China’s heaviest and most advanced satellite, Shijian-20, reached its fixed position in geosynchronous orbit Sunday, marking the first successful flight of DFH-5 satellite platform, according to the China Aerospace Science and Technology Corporation.
They are mainly used for the Ka-band communication technology test, and the user is a German company.
The artist impression of the ejection mechanism by the supermassive black hole. Credit: James Josephides (Swinburne Astronomy Productions)
“My favorite part of this discovery is thinking about where this star came from and where it’s going,” said Ji. “It was born in one of the craziest places in the universe, near a supermassive black hole with lots of other nearby star friends; but it’s going to leave our galaxy and die all alone, out in the middle of nowhere. Quite a fall from grace.”
Five million years ago, when humanity’s ancestors were just learning to walk upright, a star was ejected from Sagittarius A*, the supermassive black hole at the center of the Milky Way Galaxy, at a staggering 3.7 million mph. This month, a group of researchers spotted the superfast star traveling relatively close to Earth.
Our sun orbits the galaxy’s center, so many dinosaurs roamed the Earth while the planet was on the other side of the Milky Way.
Our solar system’s orbit keeps us just the right distance from the galaxy’s chaotic center for life to exist.
(31. März 2003)
To make the world’s official time agree with where the Earth actually is in space, scientists in 1972 started adding an extra „leap second“ on the last day of the year.
For 28 years, scientists repeated the procedure. But in 1999, they discovered the Earth was no longer lagging behind.
At the National Institute for Science and Technology in Boulder, spokesman Fred McGehan said most scientists agree the Earth’s orbit around the sun has been gradually slowing for millennia. But he said they don’t have a good explanation for why it’s suddenly on schedule.
In 2004 Krasinsky and Brumberg indicated that the analysis of all available radiometric measurements of distances between the Earth and the planets, and also the observations of martian landers and orbiters, showed that the Astronomical Unit is increasing at a rate 15 ± 4 meters per century . Later on, a more careful analysis by Standish has shown that the secular rate is closer to 7 ± 2 meters per century . Anyway, this is by far too large to be explained by the loss of solar mass due to solar wind and electromagnetic radiation. An explanation based upon tidal friction caused by the bulge produced by Earth gravity on the Sun has been proposed . However, this model has not been validated and the detailed mechanism for this tidal friction is hypothetical. A secular effect on the eccentricity of planetary motions have been also unveiled by the recent detailed analysis of the Lunar orbit. The secular increase of the eccentricity is very small but, however, is clearly within the range of precision of Lunar laser ranging. This kind of unexplained observations,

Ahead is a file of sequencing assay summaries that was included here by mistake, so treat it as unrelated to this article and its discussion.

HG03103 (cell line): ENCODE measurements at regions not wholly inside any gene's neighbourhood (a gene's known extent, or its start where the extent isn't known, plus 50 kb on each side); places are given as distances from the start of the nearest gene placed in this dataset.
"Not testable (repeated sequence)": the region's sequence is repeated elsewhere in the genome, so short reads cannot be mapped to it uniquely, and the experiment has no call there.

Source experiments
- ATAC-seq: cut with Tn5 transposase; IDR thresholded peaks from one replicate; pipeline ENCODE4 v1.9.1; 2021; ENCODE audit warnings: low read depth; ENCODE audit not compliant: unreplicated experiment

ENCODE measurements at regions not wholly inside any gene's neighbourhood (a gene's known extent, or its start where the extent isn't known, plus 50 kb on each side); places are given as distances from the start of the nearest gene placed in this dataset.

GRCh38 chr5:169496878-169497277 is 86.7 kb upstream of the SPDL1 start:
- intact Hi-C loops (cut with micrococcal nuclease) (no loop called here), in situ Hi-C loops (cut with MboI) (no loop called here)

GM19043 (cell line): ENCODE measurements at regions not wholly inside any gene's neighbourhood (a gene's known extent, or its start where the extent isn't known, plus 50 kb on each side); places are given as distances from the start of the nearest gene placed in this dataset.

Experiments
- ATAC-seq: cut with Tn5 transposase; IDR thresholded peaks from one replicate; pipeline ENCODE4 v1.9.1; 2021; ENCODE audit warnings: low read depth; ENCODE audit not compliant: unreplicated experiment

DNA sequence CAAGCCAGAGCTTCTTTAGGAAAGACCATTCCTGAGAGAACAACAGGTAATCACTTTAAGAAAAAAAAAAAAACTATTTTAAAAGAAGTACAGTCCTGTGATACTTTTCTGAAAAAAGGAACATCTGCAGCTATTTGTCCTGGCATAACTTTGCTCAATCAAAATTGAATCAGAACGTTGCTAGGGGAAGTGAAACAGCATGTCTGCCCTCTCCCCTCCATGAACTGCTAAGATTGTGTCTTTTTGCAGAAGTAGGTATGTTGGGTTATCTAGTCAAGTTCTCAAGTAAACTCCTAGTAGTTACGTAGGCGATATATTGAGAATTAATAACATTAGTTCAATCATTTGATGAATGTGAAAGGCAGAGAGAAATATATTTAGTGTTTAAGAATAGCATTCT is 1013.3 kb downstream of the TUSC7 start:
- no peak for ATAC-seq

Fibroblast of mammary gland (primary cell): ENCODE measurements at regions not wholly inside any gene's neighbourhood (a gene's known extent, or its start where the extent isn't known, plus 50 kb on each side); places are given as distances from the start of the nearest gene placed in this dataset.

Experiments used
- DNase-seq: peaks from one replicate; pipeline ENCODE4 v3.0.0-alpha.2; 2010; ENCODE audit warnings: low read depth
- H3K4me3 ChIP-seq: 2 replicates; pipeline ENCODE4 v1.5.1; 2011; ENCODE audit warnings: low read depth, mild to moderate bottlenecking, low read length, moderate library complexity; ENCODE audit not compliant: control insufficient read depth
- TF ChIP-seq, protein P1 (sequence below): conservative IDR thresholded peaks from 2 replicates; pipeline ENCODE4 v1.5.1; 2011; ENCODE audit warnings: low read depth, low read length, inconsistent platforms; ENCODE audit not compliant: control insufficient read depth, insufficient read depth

after discarding any possible conventional explanation, could give rise to an arena where the status of General Relativity as a complete theory of gravity (at least, at the macroscopic level) could be tested.
In this paper we have assumed that a conventional explanation is not possible and that an extra force term is necessary in order to incorporate this behaviour in the post-newtonian formalism.
As our sun gets older, it’s losing mass, and so its gravitational pull becomes weaker. As a result, the orbits of all the planets in our solar system are expanding, not unlike „the waistband of a couch potato in midlife,“ according to a new NASA press statement.
A team of researchers from the Massachusetts Institute of Technology, the University of Maryland and the NASA Goddard Space Flight Center has shown that the aging sun is behaving according to Albert Einstein’s theory of general relativity.
Like the waistband of a couch potato in midlife, the orbits of planets in our solar system are expanding. It happens because the Sun’s gravitational grip gradually weakens as our star ages and loses mass.
“Mercury is the perfect test object for these experiments because it is so sensitive to the gravitational effect and activity of the Sun,” explained Antonio Genova, the lead author of the study and a MIT researcher working at NASA’s Goddard Space Flight Center.
Researchers were able to make these calculations from the data gathered by NASA’s MESSENGER spacecraft which made three ‘flybys’ of Mercury in 2008 and 2009 and orbited Mercury between March 2011 and April 2015 before it crashed into Mercury in 2015, Mail noted.
Without fanfare, astronomers have redefined one of the most important distances in the Solar System. The astronomical unit (au) — the rough distance from the Earth to the Sun — has been transformed from a confusing calculation into a single number. The new standard, adopted in August by unanimous vote at the International Astronomical Union’s meeting in Beijing, China, is now 149,597,870,700 meters — no more, no less.
It’s not much – just 15 cm per year – but since that’s 100 times greater than the measurement error, something must really be pushing Earth outward. But what?
One idea is that the Sun is losing enough mass, via fusion and the solar wind, to gradually be losing its gravitational grip (see Astronomical unit may need to be redefined). Other possible explanations include a change in the gravitational constant G, the effects of cosmic expansion, and even the influence of dark matter. None have proved satisfactory.